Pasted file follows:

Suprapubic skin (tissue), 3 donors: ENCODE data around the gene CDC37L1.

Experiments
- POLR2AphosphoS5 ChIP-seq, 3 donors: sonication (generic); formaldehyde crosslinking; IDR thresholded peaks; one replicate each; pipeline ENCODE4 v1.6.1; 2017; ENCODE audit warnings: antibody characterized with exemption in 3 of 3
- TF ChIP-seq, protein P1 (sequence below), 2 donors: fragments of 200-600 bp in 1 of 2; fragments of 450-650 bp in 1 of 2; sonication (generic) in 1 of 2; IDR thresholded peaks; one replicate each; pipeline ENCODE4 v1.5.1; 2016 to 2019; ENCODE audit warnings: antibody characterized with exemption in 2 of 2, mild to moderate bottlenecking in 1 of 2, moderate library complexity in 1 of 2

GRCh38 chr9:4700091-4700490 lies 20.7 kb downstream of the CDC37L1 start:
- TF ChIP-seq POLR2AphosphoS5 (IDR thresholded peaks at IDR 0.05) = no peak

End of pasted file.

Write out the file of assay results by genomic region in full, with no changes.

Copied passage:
Suprapubic skin (tissue), 3 donors: ENCODE data around the gene CDC37L1.

Experiments
- POLR2AphosphoS5 ChIP-seq, 3 donors: sonication (generic); formaldehyde crosslinking; IDR thresholded peaks; one replicate each; pipeline ENCODE4 v1.6.1; 2017; ENCODE audit warnings: antibody characterized with exemption in 3 of 3
- TF ChIP-seq, protein P1 (sequence below), 2 donors: fragments of 200-600 bp in 1 of 2; fragments of 450-650 bp in 1 of 2; sonication (generic) in 1 of 2; IDR thresholded peaks; one replicate each; pipeline ENCODE4 v1.5.1; 2016 to 2019; ENCODE audit warnings: antibody characterized with exemption in 2 of 2, mild to moderate bottlenecking in 1 of 2, moderate library complexity in 1 of 2

GRCh38 chr9:4700091-4700490 lies 20.7 kb downstream of the CDC37L1 start:
- TF ChIP-seq POLR2AphosphoS5 (IDR thresholded peaks at IDR 0.05) = no peak